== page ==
Cross-posted with Prawfsblog
I am pleased to announce the release of the Forward-Looking Academic Impact Rankings (FLAIR) for US law schools for 2023. I began this project two years ago because of my intense frustration that my law faculty (Loyola Chicago, at the time) had yet again been left out of the Sisk Rankings. The project has evolved and matured since then, and the design of the FLAIR rankings owes a great deal to debates that I have had with Prof. Gregory Sisk, partly in public, but mostly in private.
You can download the full draft paper from SSRN or wait for it to come out in the Florida State University Law Review.
How do the FLAIR rankings work?
I combined individual five-year citation data from HeinOnline with faculty lists scraped directly from almost 200 Law school websites to calculate the mean and median five-year citation numbers for every ABA accredited law school. Yes, that was a lot of work. Based on faculty websites, hiring announcements, and other data sources, I excluded assistant professors and faculty who began their tenure-track career in 2017 or later. I also limited the focus to what is traditionally considered to be the “doctrinal” faculty. The paper provides more details and the rationales for both of these decisions.
How do the FLAIR rankings compare to other law school rankings?
Among their many flaws, the U.S News law school rankings rely on poorly designed, highly subjective surveys to gauge “reputational strength,” rather than looking to easily available, objective citation data that is more valid and reliable. Would-be usurpers of U.S. News use better data but make other arbitrary choices that limit and distort their rankings. One flaw common to U.S. News and those who would displace it is the fetishization of minor differences in placement that do not reflect actual differences in substance. In my view, this information is worse than trivial: it is actively misleading.
The FLAIR rankings use objective citation data that is more valid and reliable than the U.S. News surveys, and unlike the Sisk rankings, FLAIR gives every ABA accredited law school a chance have the work of its faculty considered. Obviously, it is much fairer to assess every school rather than arbitrarily excluding some based on an intuition (a demonstrably faulty intuition at that) that particular schools have no chance to ranking the top X%. Well, it’s obvious to me at least. But perhaps more importantly, looking out all the data gives us a valid context to assess individual data points. The FLAIR rankings are designed to convey relevant distinctions without placing undue emphasis on minor differences in rank that are substantively unimportant. This goes against the horserace mentality that drives so much interest in U.S. News, but I’m not here to sell anything.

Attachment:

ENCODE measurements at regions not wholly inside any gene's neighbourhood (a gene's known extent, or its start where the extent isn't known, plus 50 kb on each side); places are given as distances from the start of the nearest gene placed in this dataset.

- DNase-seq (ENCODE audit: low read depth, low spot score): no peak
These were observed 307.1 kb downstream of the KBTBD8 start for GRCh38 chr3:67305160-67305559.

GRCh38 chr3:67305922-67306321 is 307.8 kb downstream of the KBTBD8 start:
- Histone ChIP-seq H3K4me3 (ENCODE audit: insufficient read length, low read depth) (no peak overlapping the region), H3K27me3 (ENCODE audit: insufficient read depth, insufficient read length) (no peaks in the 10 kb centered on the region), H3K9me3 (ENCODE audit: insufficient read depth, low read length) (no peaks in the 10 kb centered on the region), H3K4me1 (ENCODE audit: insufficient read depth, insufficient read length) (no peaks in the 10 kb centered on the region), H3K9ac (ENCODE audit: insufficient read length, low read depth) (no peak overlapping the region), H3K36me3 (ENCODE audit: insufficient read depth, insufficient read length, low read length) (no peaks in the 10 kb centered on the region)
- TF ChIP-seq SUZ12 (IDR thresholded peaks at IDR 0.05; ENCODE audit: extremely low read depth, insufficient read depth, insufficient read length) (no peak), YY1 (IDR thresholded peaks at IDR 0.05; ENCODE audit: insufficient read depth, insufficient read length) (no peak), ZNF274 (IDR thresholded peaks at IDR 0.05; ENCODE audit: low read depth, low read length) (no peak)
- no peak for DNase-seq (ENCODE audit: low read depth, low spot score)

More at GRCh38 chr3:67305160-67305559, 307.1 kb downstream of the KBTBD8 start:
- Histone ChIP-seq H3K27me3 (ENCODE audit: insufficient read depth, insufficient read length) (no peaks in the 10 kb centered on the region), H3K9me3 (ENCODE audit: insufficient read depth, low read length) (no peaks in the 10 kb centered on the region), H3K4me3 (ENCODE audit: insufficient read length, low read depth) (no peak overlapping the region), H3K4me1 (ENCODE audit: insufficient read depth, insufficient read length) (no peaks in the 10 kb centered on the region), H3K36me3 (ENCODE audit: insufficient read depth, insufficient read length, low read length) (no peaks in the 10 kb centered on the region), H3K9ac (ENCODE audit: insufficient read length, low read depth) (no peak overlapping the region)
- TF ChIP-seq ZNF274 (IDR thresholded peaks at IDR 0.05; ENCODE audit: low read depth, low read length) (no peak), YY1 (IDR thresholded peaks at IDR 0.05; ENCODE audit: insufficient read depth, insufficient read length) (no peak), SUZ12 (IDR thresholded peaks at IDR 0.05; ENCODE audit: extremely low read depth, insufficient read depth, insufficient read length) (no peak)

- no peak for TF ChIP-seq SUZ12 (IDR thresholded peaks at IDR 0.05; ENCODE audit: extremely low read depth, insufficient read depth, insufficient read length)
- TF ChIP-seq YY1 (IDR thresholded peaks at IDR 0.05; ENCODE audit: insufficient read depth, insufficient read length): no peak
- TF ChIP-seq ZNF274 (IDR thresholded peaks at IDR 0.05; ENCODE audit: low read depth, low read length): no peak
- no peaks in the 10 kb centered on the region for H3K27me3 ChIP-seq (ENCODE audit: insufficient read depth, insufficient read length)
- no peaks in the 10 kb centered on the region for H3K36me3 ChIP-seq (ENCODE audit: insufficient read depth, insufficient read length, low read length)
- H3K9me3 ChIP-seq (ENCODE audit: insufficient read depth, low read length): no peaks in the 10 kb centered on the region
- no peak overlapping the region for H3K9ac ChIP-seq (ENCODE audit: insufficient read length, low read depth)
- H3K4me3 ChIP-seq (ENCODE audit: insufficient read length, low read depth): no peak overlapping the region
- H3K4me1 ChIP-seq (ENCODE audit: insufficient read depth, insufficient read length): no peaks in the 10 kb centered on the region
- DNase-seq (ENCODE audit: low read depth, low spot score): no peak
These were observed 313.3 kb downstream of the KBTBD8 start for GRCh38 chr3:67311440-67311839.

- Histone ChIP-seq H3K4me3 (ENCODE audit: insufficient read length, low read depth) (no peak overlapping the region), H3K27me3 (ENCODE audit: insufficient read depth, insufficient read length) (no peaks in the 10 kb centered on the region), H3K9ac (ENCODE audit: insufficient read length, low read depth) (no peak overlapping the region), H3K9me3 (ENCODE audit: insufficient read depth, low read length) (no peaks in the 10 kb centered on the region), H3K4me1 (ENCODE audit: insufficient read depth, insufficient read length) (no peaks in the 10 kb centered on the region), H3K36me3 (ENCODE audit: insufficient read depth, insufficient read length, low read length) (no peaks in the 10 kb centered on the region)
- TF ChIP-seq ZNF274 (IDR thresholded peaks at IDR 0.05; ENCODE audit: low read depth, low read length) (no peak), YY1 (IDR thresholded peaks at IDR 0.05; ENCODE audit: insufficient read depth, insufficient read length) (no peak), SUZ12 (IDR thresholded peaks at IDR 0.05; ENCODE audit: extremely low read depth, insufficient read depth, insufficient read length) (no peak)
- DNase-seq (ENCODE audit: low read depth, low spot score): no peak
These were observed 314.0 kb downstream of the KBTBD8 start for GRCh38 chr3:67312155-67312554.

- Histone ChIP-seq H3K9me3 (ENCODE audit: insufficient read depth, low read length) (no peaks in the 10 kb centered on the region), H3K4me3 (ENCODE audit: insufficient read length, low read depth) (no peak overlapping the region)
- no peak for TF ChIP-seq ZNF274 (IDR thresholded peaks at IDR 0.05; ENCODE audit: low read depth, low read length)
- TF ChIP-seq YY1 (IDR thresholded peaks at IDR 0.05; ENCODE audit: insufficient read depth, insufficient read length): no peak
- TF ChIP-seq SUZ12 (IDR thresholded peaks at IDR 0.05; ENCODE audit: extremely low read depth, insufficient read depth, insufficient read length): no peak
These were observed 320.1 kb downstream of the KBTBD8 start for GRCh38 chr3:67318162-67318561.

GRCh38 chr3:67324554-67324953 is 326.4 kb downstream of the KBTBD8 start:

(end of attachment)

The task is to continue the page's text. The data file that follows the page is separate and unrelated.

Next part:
What are the relevant distinctions?
The FLAIR rankings assign law faculties to four separate tiers based on how their mean and median five-year citation counts compared to the standard deviation of the means and mediums of all faculties. Tier 1 is made up of those faculties that are more than one standard deviation above the mean, Tier 2 is between zero and one standard deviations above the mean, Tier 3 ranges from the mean to half a standard deviation below, and Tier 4 includes all of the schools more than half a standard deviation below the mean. In other words, Tier 1 schools are exceptional, Tier 2 schools are above average, Tier 3 are below average, and Tier 4 are well-below average.
The figure below illustrates a boxplot for the distribution of citation counts for each tier. (There is a more complete explanation in the paper, but essentially, the middle of the boxplot is the median, the box around the median is the middle 50%, and the “whiskers” at either and are the lowest/highest 25%.) The boxplot figure below illustrates the substantial differences between the tiers, but it also underscores that there is nonetheless considerable overlap between tiers.
The FLAIR rankings
The next figure focuses on Tier 1. The FLAIR rank for each school is indicated in parentheses. The boxplot next to each school’s name indicates the distribution of citations for each doctrinal faculty member within that school.